Security gains in southern Afghanistan over the past year were made possible by generous American aid and intense engagement that improved U.S. and Pakistani relations, and the U.S. military was able to leverage that momentum to its advantage. When the Obama administration decided this year on an exit strategy from Afghanistan, officials were assuming that those conditions would hold.
The U.S. raid on Osama bin Laden’s hideout in May changed all that. Convinced of Pakistani duplicity, Washington kept the mission a secret, and that humiliated and angered the Pakistani military. Relations then spiraled downward as Washington demanded more cooperation on fighting terrorism and Pakistan provided less. The embassy attack finally pushed the relationship over the edge.
Yet Pakistan’s cooperation is still critical to U.S. objectives in Afghanistan, and a breach in U.S.-Pakistan relations could put peace and security in Afghanistan beyond reach.
That cooperation looks less likely. Anti-Americanism is on the rise in Pakistan. Even the mood in the military is dark. That leaves the Pakistani army chief, Gen. Ashfaq Kayani, very little room to maneuver. Now that Washington has made its private complaints public and is threatening direct military action, the generals in Pakistan will have little choice but to dig in their heels. For now, Pakistani leaders see the political cost of buckling to open American pressure as higher than the price their country will ultimately pay for intransigence.
Pakistan’s military leaders think they can do without American aid in the short run and absorb U.S. diplomatic pressure long enough to realize their own interests in Afghanistan. Pakistan sees Afghanistan through the prism of its regional rivalry with India; it fears that a strong and independent Afghanistan will take India’s side and would then lay claim to Pakistan’s Pashtun areas. For the past two decades, Islamabad has used the Taliban to avoid that outcome. Pakistan’s strategic calculus is too deeply entrenched and the stakes in Afghanistan are too high for Islamabad to change course over the threat of curtailed U.S. aid.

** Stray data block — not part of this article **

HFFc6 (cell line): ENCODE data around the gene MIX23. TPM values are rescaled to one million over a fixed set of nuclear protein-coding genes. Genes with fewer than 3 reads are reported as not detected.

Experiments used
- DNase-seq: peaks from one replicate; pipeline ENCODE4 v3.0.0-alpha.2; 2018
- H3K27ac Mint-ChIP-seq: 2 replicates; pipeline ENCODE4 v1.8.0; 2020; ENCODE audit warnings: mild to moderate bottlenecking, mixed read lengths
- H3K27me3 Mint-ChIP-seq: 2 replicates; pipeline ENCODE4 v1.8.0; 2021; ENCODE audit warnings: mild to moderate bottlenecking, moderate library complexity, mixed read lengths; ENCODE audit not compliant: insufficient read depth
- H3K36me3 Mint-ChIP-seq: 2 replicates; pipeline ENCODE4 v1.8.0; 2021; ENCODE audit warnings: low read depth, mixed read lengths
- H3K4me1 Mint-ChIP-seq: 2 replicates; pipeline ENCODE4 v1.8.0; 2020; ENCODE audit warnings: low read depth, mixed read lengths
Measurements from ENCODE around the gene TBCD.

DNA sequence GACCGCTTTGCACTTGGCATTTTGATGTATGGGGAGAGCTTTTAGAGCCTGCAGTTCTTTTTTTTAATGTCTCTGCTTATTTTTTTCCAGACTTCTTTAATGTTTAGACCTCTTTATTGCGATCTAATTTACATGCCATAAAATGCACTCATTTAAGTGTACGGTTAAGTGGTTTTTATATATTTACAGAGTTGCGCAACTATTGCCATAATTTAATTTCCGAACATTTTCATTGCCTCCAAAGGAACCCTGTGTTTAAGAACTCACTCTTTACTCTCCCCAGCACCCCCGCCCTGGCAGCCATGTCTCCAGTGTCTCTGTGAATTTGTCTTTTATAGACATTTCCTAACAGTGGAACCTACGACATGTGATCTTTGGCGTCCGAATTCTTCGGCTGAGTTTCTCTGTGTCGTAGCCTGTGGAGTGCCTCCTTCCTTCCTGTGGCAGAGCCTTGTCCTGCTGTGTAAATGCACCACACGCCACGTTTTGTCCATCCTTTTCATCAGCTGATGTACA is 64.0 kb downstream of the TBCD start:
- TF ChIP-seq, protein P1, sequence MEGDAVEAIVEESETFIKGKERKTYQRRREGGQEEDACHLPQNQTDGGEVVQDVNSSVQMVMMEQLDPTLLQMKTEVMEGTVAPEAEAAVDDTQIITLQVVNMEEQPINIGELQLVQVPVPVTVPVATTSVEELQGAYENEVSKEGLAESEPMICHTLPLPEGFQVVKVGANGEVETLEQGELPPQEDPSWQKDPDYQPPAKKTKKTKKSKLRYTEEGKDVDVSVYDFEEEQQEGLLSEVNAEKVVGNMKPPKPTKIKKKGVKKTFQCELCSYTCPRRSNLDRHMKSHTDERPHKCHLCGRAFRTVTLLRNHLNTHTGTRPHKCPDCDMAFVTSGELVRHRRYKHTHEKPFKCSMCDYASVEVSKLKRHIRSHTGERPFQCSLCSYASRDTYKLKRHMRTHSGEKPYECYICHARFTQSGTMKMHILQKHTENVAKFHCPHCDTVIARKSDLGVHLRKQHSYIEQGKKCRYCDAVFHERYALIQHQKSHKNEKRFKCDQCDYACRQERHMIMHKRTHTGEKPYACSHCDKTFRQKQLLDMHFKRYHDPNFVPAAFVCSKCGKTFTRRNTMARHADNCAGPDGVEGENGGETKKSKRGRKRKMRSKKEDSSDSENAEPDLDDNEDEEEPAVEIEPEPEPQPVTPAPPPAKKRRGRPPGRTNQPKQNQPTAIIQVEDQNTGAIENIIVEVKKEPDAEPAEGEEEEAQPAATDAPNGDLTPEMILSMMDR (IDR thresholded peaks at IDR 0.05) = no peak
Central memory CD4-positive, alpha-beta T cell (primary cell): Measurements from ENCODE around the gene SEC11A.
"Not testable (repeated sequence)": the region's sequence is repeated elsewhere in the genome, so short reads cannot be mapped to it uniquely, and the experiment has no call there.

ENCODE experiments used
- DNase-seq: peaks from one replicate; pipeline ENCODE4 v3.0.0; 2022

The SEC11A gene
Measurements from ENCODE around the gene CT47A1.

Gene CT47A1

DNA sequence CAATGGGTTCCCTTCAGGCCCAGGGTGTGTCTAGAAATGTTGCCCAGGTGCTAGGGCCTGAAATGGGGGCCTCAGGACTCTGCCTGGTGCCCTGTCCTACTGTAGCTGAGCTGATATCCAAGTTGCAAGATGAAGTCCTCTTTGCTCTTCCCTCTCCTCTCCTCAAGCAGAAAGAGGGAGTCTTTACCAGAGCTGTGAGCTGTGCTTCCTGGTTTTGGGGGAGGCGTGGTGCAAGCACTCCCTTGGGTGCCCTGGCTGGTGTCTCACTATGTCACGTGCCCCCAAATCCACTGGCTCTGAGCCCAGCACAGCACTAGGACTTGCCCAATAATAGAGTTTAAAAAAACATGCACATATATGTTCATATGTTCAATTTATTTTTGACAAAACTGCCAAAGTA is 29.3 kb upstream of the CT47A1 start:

Confrontation with Pakistan presents Washington with a dilemma that will make leaving Afghanistan harder. If the United States truly wishes to change Pakistani behavior for the greater good of the region, then Washington has to be prepared to do what it takes to get that job done. That includes potentially keeping large numbers of U.S. troops in Afghanistan indefinitely to protect that country against the fallout from our policy and to convince Islamabad that it is futile for Pakistan to pursue its own goals in Afghanistan.
But if our goal is to leave Afghanistan in short order, then the prudent course of action is a return to stability in U.S.-Pakistan relations. That would have to start with ending the recent public acrimony but also confronting head-on what Pakistan is after in Afghanistan.
The administration is hoping that by 2014 the combination of a strong Afghan military and a peace deal between the Karzai government and the Taliban will create the conditions for U.S. troops to finally leave Afghanistan. Pakistan, worrying about the sort of government that would next rule Afghanistan, is eager to be part of the planning for what is to follow the U.S. exit. In particular, Islamabad wants control over when and how the Taliban will engage Kabul and Washington. Afghans oppose this, and given Pakistan’s track record, Washington has not included Islamabad in decisions on the future of Afghanistan. But this is ultimately the price for Pakistan’s cooperation.
Still, even if the United States allows Pakistan to play a role in shaping a future Afghanistan, Washington should make any Pakistani role conditional on Islamabad taking concrete measures against groups such as the Haqqani network and the Taliban.
American policy will be most effective if it flows from a clear understanding of our objectives and the resources we are willing to commit to their pursuit. The recent change of policy toward Pakistan does not reflect this.
The writer is a professor of international politics at Tufts University’s Fletcher School and a senior fellow at Brookings Institution. He served as senior adviser to the State Department’s special representative on Afghanistan and Pakistan from 2009 to 2011.